As for guitar and stuff I'm fully satisfied with 12TET, as the equally tempered chromatic scale is pretty handy sometimes.

Plus, you can still do just intervals on the guitar by bending or using harmonics.

I practically went into a trance near the end. I don't even know what caused it, but I started feeling incredibly strange maybe a minute after the fast arpeggios started.

I didn't think it sounded out of tune, just different. The fifths are marvelous. You can at least agree with that, right? Yes, the thirds sound a lot different than 12-TET thirds, even though they're more acoustically resonant, and it takes some getting used to, but a just fifth beats the living shit out of any tempered fifth I've heard. It's so unbelievably powerful-sounding.

Also, it's practically impossible to do just intervals with bending, since you need a lot more control over pitch than bending allows. A just fifth is about two cents sharper than a 12-TET fifth. A just fourth is about two cents flat. They aren't even noticeably different than their 12-TET counterparts unless you play them along with the root, since you can hear the beating in the 12-TET intervals then and tell them apart.

Although, yes, you can do them with harmonics, even though the number of pitches you can use is severely limited, and unless you tune your strings to just intervals, playing multiple harmonics won't get you just intervals. And then your intonation would be really off when you play fretted notes.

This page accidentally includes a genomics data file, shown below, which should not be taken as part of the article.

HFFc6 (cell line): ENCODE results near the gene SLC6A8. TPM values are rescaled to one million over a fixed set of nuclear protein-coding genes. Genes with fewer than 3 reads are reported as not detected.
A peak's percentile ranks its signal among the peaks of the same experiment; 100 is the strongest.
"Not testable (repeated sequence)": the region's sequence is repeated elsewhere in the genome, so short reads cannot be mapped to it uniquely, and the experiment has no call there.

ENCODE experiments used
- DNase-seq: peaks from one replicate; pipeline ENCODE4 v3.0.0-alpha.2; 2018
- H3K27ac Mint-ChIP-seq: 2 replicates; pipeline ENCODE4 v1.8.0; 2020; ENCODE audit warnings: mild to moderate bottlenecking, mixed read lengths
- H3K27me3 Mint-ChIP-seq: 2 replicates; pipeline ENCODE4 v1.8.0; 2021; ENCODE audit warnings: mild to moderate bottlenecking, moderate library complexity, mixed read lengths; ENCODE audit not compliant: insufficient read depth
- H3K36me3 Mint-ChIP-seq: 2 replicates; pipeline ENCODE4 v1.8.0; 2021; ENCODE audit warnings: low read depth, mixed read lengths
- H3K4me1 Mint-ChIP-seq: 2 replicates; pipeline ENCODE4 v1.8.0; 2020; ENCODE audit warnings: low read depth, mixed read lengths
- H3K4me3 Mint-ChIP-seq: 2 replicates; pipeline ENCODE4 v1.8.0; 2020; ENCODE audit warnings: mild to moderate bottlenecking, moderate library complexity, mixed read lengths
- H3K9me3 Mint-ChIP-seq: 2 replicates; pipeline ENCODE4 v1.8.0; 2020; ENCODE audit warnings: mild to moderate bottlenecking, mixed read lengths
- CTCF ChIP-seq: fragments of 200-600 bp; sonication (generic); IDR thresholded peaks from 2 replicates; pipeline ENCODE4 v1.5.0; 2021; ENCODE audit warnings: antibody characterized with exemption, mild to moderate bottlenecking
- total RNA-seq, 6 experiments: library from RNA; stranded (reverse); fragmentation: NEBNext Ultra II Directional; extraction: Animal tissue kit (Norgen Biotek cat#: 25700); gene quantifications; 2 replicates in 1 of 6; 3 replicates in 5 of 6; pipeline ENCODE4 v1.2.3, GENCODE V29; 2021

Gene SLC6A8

#7
Quote by Holy Katana
I practically went into a trance near the end. I don't even know what caused it, but I started feeling incredibly strange maybe a minute after the fast arpeggios started.

I didn't think it sounded out of tune, just different. The fifths are marvelous. You can at least agree with that, right? Yes, the thirds sound a lot different than 12-TET thirds, even though they're more acoustically resonant, and it takes some getting used to, but a just fifth beats the living shit out of any tempered fifth I've heard. It's so unbelievably powerful-sounding.
Oh, I agree. I guess I worded it improperly. It doesn't sound out of tune as much as just being different. I couldn't justify calling it "wrong" but it does seem odd when you're used to equally tempered intervals.

Quote by Holy Katana
Also, it's practically impossible to do just intervals with bending, since you need a lot more control over pitch than bending allows. A just fifth is about two cents sharper than a 12-TET fifth. A just fourth is about two cents flat. They aren't even noticeably different than their 12-TET counterparts unless you play them along with the root, since you can hear the beating in the 12-TET intervals then and tell them apart.

Although, yes, you can do them with harmonics, even though the number of pitches you can use is severely limited, and unless you tune your strings to just intervals, playing multiple harmonics won't get you just intervals. And then your intonation would be really off when you play fretted notes.
Yeah you're right. With harmonics it's hard to be completely in just intonation, but you can still use some just fifths and thirds.
Only play what you hear. If you don’t hear anything, don’t play anything.
-Chick Corea